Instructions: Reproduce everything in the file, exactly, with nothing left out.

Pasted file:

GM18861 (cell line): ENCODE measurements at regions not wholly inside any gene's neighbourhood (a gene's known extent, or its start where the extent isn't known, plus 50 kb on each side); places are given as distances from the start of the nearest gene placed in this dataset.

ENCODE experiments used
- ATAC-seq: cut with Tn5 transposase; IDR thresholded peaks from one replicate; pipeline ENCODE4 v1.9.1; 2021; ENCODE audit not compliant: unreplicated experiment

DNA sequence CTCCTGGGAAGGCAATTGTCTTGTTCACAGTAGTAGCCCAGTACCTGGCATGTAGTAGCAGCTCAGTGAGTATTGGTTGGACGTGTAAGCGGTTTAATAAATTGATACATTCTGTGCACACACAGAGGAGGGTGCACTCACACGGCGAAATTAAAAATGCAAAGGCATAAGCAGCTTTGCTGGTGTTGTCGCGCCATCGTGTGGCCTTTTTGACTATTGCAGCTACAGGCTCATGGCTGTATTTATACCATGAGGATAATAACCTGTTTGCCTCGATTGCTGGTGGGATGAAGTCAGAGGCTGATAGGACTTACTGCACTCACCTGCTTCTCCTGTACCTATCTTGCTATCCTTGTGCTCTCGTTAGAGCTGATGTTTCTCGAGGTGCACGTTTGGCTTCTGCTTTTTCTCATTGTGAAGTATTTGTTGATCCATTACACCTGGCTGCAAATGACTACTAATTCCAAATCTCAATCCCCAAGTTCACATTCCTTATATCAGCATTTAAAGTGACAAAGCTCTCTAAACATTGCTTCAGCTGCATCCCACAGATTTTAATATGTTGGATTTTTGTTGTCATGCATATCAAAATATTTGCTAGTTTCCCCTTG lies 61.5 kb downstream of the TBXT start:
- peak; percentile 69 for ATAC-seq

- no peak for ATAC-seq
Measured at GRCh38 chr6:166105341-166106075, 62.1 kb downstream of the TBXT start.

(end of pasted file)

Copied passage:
GM18861 (cell line): ENCODE measurements at regions not wholly inside any gene's neighbourhood (a gene's known extent, or its start where the extent isn't known, plus 50 kb on each side); places are given as distances from the start of the nearest gene placed in this dataset.

ENCODE experiments used
- ATAC-seq: cut with Tn5 transposase; IDR thresholded peaks from one replicate; pipeline ENCODE4 v1.9.1; 2021; ENCODE audit not compliant: unreplicated experiment

DNA sequence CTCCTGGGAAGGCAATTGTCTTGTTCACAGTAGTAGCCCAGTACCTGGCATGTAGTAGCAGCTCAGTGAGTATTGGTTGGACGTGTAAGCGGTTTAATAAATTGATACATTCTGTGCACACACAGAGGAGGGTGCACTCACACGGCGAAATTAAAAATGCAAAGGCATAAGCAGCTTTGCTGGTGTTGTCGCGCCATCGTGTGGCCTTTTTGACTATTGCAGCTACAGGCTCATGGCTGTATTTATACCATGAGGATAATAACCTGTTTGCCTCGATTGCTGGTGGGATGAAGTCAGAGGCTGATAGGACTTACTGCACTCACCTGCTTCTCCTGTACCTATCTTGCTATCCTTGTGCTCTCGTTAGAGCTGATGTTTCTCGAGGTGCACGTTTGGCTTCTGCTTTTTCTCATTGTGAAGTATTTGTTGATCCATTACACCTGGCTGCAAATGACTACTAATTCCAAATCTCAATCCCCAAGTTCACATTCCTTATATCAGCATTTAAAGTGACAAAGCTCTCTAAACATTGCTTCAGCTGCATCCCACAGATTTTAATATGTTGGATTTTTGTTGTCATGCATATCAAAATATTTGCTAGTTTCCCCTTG lies 61.5 kb downstream of the TBXT start:
- peak; percentile 69 for ATAC-seq

- no peak for ATAC-seq
Measured at GRCh38 chr6:166105341-166106075, 62.1 kb downstream of the TBXT start.